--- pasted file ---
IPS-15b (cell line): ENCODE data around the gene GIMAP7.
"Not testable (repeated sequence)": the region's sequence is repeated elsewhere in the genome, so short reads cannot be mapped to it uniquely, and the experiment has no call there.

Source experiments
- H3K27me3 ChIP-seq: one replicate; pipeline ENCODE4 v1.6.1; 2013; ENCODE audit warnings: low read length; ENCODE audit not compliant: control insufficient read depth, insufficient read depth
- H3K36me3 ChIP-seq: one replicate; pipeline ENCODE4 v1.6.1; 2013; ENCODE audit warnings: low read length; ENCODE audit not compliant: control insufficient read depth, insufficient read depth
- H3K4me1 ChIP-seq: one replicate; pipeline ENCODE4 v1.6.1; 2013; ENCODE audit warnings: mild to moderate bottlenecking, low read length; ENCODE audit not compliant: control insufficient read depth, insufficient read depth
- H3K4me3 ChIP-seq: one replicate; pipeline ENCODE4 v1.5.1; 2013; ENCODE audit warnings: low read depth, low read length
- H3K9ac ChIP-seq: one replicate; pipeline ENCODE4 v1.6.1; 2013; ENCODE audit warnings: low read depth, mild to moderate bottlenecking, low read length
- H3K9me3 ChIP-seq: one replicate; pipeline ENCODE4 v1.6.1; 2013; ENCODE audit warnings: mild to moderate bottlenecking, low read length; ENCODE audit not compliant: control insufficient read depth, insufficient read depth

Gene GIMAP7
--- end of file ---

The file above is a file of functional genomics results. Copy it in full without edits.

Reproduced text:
IPS-15b (cell line): ENCODE data around the gene GIMAP7.
"Not testable (repeated sequence)": the region's sequence is repeated elsewhere in the genome, so short reads cannot be mapped to it uniquely, and the experiment has no call there.

Source experiments
- H3K27me3 ChIP-seq: one replicate; pipeline ENCODE4 v1.6.1; 2013; ENCODE audit warnings: low read length; ENCODE audit not compliant: control insufficient read depth, insufficient read depth
- H3K36me3 ChIP-seq: one replicate; pipeline ENCODE4 v1.6.1; 2013; ENCODE audit warnings: low read length; ENCODE audit not compliant: control insufficient read depth, insufficient read depth
- H3K4me1 ChIP-seq: one replicate; pipeline ENCODE4 v1.6.1; 2013; ENCODE audit warnings: mild to moderate bottlenecking, low read length; ENCODE audit not compliant: control insufficient read depth, insufficient read depth
- H3K4me3 ChIP-seq: one replicate; pipeline ENCODE4 v1.5.1; 2013; ENCODE audit warnings: low read depth, low read length
- H3K9ac ChIP-seq: one replicate; pipeline ENCODE4 v1.6.1; 2013; ENCODE audit warnings: low read depth, mild to moderate bottlenecking, low read length
- H3K9me3 ChIP-seq: one replicate; pipeline ENCODE4 v1.6.1; 2013; ENCODE audit warnings: mild to moderate bottlenecking, low read length; ENCODE audit not compliant: control insufficient read depth, insufficient read depth

Gene GIMAP7